Britain’s North Sea Transition Authority (NSTA) has awarded two carbon storage (CS) licences to Equinor and BP in the UK Southern North Sea.
Located approximately 70km off the coast of Humberside, the licences comprise four separate carbon storage sites at a depth of nearly 1,400m.
Together with the existing licence nearby, held by the Northern Endurance Partnership, the licences have a CO₂ storage potential of up to 23 million tonnes per annum (Mtpa).
The Northern Endurance Partnership is a joint venture between Equinor, BP, National Grid Ventures, Shell, and TotalEnergies.
The award of the latest licences, which have an eight year appraisal term, marks a step ahead for the country‘s efforts to reach net-zero greenhouse gas emissions by 2050.
During the appraisal term, the licensees are entailed to achieve progress milestones, including undertaking seismic surveys and drilling wells to acquire data, prior to seeking a storage permit.
Equinor Low carbon solutions senior vice-president Grete Tveit said: “These awards of carbon storage licences by the North Sea Transition Authority represents an important next step towards the development of what could be a world-leading carbon capture and storage project, as well as establishing the world’s first net-zero industrial region by 2040.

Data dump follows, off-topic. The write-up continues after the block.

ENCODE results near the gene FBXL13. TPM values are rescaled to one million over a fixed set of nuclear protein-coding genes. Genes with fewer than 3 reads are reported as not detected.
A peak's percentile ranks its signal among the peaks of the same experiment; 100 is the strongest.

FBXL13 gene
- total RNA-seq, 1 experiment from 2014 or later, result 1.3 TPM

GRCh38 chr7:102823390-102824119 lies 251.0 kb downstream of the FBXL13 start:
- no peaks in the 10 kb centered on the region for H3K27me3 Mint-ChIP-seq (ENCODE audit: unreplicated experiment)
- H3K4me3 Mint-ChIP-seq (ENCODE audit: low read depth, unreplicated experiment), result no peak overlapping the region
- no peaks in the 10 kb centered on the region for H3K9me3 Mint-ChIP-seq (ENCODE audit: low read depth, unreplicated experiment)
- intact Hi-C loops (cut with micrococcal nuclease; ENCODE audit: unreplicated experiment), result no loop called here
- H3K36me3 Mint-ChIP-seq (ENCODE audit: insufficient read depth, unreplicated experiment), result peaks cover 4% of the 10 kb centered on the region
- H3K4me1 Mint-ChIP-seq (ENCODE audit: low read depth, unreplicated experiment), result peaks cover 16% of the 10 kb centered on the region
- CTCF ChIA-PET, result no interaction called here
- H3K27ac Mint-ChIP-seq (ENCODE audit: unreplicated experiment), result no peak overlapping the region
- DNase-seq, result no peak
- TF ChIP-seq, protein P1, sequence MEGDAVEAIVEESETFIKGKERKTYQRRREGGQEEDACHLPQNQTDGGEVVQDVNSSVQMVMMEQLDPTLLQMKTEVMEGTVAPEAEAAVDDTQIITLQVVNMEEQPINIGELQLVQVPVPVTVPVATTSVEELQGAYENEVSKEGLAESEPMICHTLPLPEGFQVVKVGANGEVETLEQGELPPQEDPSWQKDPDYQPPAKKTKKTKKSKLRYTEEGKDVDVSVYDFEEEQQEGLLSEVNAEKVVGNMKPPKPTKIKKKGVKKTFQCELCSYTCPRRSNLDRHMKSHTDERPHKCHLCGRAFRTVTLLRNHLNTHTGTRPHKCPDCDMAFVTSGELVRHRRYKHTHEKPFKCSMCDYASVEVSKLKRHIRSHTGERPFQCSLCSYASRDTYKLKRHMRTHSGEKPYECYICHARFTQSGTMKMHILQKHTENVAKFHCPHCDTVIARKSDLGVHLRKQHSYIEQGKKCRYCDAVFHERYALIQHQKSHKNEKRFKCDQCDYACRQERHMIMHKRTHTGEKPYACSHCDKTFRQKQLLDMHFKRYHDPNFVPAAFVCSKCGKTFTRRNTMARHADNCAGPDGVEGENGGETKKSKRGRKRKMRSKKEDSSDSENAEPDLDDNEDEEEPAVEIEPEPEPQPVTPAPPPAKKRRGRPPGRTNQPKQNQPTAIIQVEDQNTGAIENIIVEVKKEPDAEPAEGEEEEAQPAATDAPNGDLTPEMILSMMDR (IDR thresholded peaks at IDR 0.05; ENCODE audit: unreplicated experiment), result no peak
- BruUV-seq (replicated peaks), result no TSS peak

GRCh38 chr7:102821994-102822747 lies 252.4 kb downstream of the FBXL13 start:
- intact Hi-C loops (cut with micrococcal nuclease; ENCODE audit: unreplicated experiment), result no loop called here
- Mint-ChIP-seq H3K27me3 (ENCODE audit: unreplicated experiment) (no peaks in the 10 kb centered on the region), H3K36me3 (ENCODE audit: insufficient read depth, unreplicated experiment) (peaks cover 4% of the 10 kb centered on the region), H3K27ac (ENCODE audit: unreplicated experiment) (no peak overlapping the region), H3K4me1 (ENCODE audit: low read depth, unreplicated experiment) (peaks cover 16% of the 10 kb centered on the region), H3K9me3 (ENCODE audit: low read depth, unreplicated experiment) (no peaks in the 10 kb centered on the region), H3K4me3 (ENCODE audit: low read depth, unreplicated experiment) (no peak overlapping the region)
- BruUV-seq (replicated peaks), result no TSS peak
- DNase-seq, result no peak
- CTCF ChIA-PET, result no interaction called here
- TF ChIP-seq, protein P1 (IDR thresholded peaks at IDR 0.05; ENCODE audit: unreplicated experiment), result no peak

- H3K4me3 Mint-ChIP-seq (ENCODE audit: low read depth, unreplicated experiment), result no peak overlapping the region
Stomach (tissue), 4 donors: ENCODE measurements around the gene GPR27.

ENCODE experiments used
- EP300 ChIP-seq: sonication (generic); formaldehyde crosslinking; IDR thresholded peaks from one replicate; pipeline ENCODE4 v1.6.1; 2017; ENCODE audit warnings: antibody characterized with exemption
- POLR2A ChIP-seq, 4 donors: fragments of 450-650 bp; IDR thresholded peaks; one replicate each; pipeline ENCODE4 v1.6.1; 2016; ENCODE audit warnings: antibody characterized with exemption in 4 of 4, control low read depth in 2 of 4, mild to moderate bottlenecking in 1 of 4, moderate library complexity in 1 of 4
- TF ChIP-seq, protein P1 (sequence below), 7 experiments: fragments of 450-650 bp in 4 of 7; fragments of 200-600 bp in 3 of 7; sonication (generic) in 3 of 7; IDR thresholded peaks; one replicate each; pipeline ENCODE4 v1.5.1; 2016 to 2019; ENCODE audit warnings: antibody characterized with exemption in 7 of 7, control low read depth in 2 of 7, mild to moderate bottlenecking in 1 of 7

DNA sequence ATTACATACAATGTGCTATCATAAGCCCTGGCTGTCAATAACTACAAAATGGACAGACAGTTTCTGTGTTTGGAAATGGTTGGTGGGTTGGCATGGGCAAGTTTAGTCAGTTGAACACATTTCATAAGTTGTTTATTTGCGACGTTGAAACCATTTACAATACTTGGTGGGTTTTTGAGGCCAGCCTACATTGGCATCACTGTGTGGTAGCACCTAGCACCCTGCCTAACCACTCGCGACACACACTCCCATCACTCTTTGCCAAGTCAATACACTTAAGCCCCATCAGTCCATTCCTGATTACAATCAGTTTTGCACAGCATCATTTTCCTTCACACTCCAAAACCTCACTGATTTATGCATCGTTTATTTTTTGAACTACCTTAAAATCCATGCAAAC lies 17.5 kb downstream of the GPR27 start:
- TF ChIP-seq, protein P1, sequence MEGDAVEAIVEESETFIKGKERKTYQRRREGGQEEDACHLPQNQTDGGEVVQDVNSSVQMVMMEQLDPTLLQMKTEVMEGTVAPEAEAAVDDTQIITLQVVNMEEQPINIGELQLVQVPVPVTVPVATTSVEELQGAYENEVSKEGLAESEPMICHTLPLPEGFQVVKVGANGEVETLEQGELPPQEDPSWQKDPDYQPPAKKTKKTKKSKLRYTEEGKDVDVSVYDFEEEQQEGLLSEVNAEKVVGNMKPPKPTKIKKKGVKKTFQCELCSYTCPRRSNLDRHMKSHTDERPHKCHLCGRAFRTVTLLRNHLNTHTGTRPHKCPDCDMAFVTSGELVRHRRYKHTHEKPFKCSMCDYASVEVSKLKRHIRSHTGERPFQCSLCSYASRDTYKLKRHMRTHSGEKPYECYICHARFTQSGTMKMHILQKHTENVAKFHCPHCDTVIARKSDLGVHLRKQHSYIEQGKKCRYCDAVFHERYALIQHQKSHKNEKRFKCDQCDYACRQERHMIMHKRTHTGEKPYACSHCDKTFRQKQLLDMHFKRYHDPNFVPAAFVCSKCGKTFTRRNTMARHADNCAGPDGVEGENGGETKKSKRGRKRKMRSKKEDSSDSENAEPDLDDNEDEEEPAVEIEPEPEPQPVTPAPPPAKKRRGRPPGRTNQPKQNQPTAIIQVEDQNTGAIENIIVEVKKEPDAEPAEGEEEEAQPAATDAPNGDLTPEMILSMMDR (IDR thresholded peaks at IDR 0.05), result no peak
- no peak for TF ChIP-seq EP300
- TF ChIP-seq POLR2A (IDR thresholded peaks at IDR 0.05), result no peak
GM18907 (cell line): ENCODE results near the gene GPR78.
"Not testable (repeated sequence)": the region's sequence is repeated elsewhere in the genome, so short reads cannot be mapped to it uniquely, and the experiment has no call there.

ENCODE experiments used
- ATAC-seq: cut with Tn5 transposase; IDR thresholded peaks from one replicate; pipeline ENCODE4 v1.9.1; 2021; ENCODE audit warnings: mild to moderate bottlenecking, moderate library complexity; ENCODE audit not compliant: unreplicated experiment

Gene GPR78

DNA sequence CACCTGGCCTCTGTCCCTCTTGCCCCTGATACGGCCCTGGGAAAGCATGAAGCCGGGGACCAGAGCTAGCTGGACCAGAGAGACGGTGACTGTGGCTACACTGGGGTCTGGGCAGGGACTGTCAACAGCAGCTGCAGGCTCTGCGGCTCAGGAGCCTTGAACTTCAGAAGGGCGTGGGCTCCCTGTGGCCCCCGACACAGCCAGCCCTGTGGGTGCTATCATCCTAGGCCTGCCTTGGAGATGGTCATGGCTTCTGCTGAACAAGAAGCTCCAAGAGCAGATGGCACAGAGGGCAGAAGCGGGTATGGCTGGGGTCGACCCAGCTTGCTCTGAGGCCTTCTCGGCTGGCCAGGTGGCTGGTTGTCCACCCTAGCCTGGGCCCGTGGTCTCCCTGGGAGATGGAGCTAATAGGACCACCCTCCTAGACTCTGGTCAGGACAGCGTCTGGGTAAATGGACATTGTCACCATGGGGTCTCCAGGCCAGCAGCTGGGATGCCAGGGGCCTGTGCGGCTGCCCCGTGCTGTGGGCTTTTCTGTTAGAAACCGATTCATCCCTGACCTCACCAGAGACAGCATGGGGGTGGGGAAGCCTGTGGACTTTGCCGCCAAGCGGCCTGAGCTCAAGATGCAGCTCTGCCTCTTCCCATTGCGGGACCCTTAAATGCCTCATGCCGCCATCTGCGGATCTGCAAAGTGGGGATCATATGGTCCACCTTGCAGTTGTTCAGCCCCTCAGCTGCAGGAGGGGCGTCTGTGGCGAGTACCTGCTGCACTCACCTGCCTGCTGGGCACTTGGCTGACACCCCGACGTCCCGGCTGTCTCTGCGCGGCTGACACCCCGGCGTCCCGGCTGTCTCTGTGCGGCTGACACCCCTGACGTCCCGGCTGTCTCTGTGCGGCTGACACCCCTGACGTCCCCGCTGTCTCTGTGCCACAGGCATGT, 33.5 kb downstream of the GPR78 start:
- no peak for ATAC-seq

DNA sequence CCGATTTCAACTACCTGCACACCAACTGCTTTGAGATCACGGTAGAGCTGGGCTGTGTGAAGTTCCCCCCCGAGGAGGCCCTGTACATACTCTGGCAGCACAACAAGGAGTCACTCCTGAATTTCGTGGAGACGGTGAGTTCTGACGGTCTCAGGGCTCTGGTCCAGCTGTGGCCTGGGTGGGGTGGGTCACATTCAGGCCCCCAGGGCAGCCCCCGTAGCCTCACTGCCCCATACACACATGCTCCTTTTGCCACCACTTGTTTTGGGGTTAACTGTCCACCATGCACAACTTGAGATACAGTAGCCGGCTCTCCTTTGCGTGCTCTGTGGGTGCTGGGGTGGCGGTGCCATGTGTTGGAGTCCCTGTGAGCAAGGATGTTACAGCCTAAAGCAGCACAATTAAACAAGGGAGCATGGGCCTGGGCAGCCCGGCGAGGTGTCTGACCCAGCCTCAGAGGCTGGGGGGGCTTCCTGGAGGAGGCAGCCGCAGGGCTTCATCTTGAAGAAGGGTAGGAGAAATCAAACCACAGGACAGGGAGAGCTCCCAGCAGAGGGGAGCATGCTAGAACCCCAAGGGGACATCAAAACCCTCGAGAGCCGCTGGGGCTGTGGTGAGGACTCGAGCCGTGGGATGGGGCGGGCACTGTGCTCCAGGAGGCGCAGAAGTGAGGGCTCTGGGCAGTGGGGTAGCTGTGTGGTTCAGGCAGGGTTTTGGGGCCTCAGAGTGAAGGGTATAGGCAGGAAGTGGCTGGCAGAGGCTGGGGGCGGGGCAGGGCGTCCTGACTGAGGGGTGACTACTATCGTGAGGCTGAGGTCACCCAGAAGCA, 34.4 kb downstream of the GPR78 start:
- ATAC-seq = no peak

“Under its Ten Point Plan for a green industrial revolution, the UK government recognised the important role carbon capture and storage will play to achieve the UK’s climate change ambitions.”
Together with the latest awards, a total of six storage licences are active in the UK. The NSTA anticipates the first CO₂ injection from a CS project as soon as 2025.
The UK government aims to reach its carbon capture, usage, and storage target of 20 to 30Mtpa by 2030, and increase it to more than 50Mtpa by 2035.
Earlier this month, Equinor announced that it had agreed to sell its stakes in two oil and gas fields, in the Norwegian North Sea.